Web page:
Teacher expectations produce self-fulfilling prophecies in student performance: high teacher expectations result in students’ higher academic performance and low teacher expectations result in students’ lower academic performance. The positive effect of teacher expectations on student performance is called “Pygmalion Effect” and the negative effect is called “Golem effect.” Evidence for a Golem effect in teaching was first provided in a 1982 Israeli study. The researchers Elisha Babad, Jacinto Inbar and Robert Rosenthal provided evidence for the Golem effect “with low-expectancy students of high-bias teachers receiving a more negative treatment and performing less well than any of their peers” (p. 473).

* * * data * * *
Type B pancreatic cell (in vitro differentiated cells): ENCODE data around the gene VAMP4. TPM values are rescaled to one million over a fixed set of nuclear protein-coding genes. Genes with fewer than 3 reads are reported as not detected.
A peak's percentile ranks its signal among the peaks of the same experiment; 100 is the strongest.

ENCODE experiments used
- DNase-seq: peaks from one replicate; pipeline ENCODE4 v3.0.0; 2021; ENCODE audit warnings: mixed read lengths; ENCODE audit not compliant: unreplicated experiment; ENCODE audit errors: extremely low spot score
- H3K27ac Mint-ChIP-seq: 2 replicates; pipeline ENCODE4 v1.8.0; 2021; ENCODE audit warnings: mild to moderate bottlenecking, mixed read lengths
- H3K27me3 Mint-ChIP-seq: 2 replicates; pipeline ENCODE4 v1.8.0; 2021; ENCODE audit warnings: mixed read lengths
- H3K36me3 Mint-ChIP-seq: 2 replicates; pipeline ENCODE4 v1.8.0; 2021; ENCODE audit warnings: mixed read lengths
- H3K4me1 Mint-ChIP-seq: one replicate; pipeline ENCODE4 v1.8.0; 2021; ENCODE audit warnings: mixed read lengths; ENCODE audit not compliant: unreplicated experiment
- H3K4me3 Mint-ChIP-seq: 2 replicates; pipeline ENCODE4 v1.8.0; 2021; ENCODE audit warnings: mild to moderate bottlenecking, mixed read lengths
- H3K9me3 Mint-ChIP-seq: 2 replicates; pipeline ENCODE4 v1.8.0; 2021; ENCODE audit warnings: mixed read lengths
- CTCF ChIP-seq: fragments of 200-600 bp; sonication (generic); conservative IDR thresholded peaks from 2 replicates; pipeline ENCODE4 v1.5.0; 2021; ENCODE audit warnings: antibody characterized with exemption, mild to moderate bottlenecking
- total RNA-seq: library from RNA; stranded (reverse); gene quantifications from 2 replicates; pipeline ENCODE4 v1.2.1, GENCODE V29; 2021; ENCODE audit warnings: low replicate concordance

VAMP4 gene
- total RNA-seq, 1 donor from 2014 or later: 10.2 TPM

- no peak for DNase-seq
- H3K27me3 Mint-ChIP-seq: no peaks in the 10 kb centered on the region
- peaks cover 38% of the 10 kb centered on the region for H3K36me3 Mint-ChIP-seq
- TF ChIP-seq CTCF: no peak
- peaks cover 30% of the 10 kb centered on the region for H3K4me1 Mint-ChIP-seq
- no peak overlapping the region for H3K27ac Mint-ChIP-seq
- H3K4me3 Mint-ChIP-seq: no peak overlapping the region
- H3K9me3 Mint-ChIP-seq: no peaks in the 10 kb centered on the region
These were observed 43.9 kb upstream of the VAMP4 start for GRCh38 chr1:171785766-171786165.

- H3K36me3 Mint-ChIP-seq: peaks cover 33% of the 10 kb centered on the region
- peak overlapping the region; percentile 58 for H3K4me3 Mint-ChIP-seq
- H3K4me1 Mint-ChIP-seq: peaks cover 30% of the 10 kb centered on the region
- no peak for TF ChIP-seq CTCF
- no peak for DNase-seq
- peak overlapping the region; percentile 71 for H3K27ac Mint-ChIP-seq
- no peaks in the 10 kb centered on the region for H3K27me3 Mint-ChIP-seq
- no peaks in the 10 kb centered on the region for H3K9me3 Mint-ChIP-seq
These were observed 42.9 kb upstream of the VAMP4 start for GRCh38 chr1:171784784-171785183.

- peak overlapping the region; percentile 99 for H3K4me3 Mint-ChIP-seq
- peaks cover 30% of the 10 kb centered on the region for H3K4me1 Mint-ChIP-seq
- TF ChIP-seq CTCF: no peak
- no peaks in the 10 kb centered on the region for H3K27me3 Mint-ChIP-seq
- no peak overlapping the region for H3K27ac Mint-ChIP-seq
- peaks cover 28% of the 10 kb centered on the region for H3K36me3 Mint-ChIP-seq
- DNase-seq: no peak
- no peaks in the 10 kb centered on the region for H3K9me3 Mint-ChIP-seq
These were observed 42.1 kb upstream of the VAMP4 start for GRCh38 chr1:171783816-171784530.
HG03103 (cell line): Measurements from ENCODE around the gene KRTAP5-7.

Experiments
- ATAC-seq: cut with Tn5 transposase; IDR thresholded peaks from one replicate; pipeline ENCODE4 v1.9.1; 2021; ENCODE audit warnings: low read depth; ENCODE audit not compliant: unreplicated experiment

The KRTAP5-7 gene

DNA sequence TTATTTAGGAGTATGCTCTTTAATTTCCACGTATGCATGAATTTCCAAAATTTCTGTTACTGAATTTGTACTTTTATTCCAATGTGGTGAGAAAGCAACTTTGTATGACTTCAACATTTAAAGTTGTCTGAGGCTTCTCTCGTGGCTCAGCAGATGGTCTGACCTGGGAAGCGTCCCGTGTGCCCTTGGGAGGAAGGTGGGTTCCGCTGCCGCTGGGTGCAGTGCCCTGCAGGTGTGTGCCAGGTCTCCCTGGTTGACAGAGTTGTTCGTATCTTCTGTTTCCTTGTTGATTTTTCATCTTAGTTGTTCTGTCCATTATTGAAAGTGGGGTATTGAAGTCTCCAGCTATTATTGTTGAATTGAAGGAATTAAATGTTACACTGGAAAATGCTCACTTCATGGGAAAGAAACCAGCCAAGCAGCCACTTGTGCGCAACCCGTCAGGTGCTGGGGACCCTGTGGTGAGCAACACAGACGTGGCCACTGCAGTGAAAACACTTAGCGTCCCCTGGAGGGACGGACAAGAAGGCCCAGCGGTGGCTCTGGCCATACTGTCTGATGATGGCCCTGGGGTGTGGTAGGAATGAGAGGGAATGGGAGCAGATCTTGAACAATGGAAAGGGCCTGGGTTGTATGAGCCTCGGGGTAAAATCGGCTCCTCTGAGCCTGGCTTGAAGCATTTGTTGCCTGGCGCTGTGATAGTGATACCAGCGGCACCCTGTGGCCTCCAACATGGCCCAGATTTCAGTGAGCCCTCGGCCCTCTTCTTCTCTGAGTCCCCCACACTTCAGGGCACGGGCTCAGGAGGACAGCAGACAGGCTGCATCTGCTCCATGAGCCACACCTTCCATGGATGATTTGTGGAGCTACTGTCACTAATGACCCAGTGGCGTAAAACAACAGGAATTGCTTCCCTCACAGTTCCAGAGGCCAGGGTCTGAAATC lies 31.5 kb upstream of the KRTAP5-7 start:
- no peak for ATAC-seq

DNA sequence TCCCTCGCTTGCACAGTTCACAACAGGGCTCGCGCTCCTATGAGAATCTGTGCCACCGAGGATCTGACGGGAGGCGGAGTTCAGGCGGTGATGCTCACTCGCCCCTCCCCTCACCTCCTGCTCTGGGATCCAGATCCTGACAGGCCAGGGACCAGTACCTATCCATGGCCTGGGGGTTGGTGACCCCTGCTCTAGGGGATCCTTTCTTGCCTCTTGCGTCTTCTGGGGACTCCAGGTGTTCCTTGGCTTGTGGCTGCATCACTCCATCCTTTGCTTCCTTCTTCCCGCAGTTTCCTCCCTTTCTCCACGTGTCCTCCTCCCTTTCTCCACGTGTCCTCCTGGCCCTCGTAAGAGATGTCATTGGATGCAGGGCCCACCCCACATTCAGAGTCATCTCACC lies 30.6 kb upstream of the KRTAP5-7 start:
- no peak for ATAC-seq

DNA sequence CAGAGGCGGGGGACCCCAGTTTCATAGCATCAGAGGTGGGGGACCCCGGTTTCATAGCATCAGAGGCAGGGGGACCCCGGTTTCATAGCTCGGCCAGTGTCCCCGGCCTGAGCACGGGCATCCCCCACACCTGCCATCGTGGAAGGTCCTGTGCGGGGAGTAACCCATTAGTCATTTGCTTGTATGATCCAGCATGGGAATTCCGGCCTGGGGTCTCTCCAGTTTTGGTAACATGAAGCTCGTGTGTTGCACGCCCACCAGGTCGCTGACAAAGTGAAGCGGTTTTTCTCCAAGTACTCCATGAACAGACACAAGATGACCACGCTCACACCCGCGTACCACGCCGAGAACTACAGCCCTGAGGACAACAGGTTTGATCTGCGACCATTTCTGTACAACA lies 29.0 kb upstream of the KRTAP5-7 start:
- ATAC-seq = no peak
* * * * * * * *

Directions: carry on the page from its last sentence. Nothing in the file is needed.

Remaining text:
Bibliographical noteVersion archived for private and non-commercial use with the permission of the author/s and according to publisher conditions. For further rights please contact the publisher.
- 200401 applied linguistics and educational linguistics
- 200405 language in culture and society (sociolinguistics)